Patagonia currently ranks as the country's largest purchaser of organic-cotton fabric. Because organic cotton costs more to grow and process than its conventional counterpart, the company raised prices between $2 and $10 on affected items, even after lowering its profit margin on those items. But Chouinard says that the use of organic cotton has had little effect - either negative or positive - on sales.
Other large apparel manufacturers are being more cautious about pushing pesticide-free fabric. Some of the biggest clothing companies in the country, including The Gap, Levi Strauss, and Esprit, offered lines of organic cotton clothing a few years ago that quickly faded from sight.
Sean Fitzgerald, a spokesman for Levi Strauss, says, "This company invested millions of dollars into product development and the marketing and distribution of Elements [a line of organic cotton clothing], but consumers were simply not interested in purchasing these products.
"Right now, it's simply not feasible for us to use organic cotton on a large scale. First of all, there's simply not enough supply to fill our needs. And the current cost of organic cotton is really prohibitive."
Even at its peak in 1994, organic cotton accounted for less than 0.5 percent of the more than 13 million acres of cotton grown in the US. Building up supply to gain economies of scale is the catch-22: Farmers don't want to grow the crop without contracts in hand, and manufacturers won't commit unless they're confident of procuring consistent volumes and lower prices.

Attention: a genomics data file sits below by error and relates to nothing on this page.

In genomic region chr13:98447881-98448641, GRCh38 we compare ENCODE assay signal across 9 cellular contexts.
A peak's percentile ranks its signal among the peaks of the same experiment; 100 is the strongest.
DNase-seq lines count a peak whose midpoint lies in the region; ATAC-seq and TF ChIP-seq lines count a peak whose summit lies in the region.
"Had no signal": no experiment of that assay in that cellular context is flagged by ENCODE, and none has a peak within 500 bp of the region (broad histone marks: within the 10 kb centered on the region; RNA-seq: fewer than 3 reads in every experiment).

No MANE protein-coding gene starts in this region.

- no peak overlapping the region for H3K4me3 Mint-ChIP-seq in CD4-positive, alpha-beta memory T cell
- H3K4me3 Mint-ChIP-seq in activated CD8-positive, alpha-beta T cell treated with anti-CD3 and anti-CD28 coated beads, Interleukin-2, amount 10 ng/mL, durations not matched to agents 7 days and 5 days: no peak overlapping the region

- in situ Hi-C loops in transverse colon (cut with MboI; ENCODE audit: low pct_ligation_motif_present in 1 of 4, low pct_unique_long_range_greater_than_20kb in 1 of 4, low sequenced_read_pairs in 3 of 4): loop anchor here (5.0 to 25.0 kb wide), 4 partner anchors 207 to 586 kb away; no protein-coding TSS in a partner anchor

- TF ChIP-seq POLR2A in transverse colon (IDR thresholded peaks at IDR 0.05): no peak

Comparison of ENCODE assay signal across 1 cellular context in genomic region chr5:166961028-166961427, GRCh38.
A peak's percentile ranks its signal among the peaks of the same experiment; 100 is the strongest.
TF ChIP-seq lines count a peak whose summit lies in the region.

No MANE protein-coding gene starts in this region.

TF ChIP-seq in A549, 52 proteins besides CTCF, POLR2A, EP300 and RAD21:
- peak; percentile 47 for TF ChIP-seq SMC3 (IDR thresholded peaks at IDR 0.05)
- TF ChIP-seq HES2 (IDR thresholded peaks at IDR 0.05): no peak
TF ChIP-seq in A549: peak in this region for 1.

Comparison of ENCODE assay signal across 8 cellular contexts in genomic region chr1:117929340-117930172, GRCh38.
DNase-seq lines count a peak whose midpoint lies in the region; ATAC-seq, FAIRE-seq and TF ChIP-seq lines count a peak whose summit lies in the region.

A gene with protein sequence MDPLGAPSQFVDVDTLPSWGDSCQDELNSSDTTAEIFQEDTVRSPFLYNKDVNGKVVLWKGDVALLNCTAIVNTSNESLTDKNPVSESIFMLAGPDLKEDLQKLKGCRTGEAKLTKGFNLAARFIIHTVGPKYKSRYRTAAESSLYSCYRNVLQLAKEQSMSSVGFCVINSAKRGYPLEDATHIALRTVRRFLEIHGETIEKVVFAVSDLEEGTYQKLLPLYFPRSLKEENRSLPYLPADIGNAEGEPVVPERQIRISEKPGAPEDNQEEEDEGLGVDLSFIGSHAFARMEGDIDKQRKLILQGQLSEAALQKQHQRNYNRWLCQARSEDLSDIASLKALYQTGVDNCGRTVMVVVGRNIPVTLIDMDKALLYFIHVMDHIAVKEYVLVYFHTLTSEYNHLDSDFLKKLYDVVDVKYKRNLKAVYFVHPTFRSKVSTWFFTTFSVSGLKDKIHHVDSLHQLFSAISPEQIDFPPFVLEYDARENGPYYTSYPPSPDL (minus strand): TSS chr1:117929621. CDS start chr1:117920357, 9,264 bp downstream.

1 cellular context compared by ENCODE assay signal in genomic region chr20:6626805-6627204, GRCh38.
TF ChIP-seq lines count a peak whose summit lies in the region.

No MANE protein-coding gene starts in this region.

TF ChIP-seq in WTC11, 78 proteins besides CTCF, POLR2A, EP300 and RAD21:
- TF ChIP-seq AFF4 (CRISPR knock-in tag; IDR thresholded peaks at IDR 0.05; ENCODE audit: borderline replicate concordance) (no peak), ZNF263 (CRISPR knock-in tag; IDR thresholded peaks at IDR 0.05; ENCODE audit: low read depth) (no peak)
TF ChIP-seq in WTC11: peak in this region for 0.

Getting around that problem is the goal of a current study commissioned by The Gap, according to Maria Moyer-Angus, the company's director of environmental affairs.
"The objective is to focus on pesticide-use reduction by doing it in a cost-effective way as an industry, and seeing that the supply of [pesticide-free cotton] increases and therefore the price comes down, while no one has to pay a huge amount or be punished for their environmental efforts - customer, company, mill, or farmer," Ms. Moyer-Angus says.
Yet while they wait for markets to expand, farmers are becoming more anxious.
Earlier this month, Pete Cornaggia Jr., a third-generation Chowchilla farmer, was days away from dousing his 142 acres of cotton with defoliant. Mr. Cornaggia says he was willing to sacrifice organic certification to avoid the problems that beset him last year, when leaves got caught up with the cotton during harvesting, making the crop hard to sell.
Cornaggia says he hasn't come close to recouping his expenses, including nearly $65,000 spent for weeding.
"I started $175,000 in debt from cotton this year. You pay 9 percent interest on that, and it takes a couple of years to dig back out," he says. Only a last-minute contract from a cotton broker persuaded Cornaggia to take the risk again this year.
But the fact that farmers are able, if not necessarily willing, to grow organic cotton is a reason for optimism, says Sean Swezey, an agriculture specialist at the University of California in Santa Cruz.
"Five years ago, it wouldn't have been considered rational to talk about growing organic cotton," says Mr. Swezey, who counts himself among the early skeptics. Now that farmers have gained more experience with natural methods of growing cotton, that outlook has changed.
"We could produce 50,000 acres of this crop in California if we get the right marketplace," he says.